Open source, proprietary and free software

David Wilcox's picture

Over at Opengender, Paula Graham has a great article Who's afraid of free software? which touches on issues we discussed at our workshop. Paula argues people in small organisations are frightened off the use of open source because they think support is a problem - and this is a gender issue:

"The question of FLOSS needing more tech support than MS Windows keeps being raised among people working to promote IT among NGOs. It's time to question this conventional saw.

"Why is this a gender issue? Because an awful lot of PCs used by small organisations are administered by female 'accidental techies' with very little support, training, or access to technical 'community'. This needs to change. One of the ways to tackle this is for more women to participate in the more open communities around free/libre software. Women are being put off by misinformation about the options available.

"Small orgs have been strongly influenced by the FUD (fear, uncertaintly and doubt) put out by Microsoft for the past decade — often reinforced and re-transmitted by consultants and organisations set up to advise them on IT strategy. They have been convinced that Microsoft is 'easy' and needs little or no tech support whilst Linux is 'DIY' — flakey and needing an army of expensive technicians."

Paula compares costs costs in detail and makes a strong case for open source on the desktop. Another workshop participant, Eric Lee, recently blogged here about his conversion.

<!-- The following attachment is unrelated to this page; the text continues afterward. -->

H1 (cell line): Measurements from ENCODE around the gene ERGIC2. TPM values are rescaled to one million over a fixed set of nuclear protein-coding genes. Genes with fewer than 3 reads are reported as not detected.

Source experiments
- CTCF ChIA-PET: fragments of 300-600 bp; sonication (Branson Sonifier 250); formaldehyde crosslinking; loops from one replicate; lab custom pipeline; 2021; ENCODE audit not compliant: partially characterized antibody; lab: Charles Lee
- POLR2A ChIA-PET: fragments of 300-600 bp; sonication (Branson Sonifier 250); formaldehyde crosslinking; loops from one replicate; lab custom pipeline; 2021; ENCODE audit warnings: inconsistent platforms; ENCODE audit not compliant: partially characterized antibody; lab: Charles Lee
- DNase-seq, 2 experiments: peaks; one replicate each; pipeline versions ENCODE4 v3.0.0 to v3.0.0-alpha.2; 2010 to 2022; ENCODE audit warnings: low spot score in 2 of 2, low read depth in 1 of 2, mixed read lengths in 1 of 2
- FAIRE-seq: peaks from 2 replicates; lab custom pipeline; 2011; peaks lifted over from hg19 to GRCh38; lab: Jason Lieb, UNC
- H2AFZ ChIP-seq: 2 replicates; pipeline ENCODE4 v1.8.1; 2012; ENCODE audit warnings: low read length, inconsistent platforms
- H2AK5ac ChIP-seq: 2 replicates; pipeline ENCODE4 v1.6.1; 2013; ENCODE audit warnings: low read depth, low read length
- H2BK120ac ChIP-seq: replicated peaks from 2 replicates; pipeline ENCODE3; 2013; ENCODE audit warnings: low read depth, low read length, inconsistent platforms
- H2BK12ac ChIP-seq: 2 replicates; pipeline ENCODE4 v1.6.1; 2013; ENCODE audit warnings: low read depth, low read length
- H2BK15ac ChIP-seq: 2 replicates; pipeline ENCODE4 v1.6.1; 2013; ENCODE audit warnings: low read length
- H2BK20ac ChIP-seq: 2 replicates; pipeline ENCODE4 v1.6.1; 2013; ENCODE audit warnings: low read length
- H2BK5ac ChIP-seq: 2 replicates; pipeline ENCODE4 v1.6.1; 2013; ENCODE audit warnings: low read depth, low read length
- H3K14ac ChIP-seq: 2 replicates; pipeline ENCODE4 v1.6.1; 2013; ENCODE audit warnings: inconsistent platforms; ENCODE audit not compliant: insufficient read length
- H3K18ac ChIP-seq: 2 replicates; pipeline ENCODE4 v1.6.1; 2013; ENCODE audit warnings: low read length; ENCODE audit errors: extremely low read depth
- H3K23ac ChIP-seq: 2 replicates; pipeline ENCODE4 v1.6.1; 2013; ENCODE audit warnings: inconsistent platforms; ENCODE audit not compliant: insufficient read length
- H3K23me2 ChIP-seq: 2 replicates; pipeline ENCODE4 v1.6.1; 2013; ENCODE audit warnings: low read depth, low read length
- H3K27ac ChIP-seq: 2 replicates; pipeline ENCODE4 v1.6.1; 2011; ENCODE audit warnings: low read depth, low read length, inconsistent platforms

I work with a lot of open source software, but not on the desktop because I like my Mac too much. However, I can see the issue is different in an organisation where you may not wish to (or cannot afford to) convert to Macs. Then there's the upgrade costs.
I do think that it is also worth looking at the use of Web Office products, as Miles Maier has done at the icthub knowledgebase.
These are "software on the web" offerings that enable you to do pretty much all the emailing, word processing, spreadsheeting, calendaring and so on that you might otherwise do using software on your desktop. You do need a Net connection, which may be a problem if you are on the move with a laptop, and you may not be happy to entrust your data to Google or other companies.
To my mind these discussions have at least two great benefits: first they show non-techies that there are lots of options. Second, they help people see that there are trade-offs between initial cost, maintenance, usability, time commitment ... and perhaps ethical preference.
At a circuit rider conference in January Matthew Edmonson argued that nonprofit organisations should view open source software in the same way as Fairtrade products.
Personally I wouldn't go that far. What do you think?

Steve Thompson's picture

I agree that from the outset

I agree that from the outset the most important thing is awareness raising and apart from having a broad list of many options perhaps people should be encouraged to spend a short period of experimentation, playing with as many different options as possible. Of course this depends on the time available to do this.

The reason I mention this is because once an individual or small org has settled on an app or platform it may be difficult to change as the learning curve for something new can seem steep when you've allready surmounted one mountain. Sometimes this has to be done when for instance your app of choice is suddenly no longer there or aquired by an operation who's ethics you disagree with or you find it's not as great as you thought it was.

For example PHOTOSHOP ELEMENTS. [ok it's not FOSS] Great digital image tool - cut down from big brother/sister Photoshop and cheaper too. However from version 2 onwards it got steadily more crappy until at version 4 many people hate it and fear the imminent V5. To jump to the FOSS equivelent GIMP is difficult because there are many differences in how the two apps are laid out. (somewhat addressed by GIMPSHOP but I only heard about that oen recently)

What I try to do in my own work is teach people generic skills i.e. "image editing" rather than "Photoshop" - etc etc

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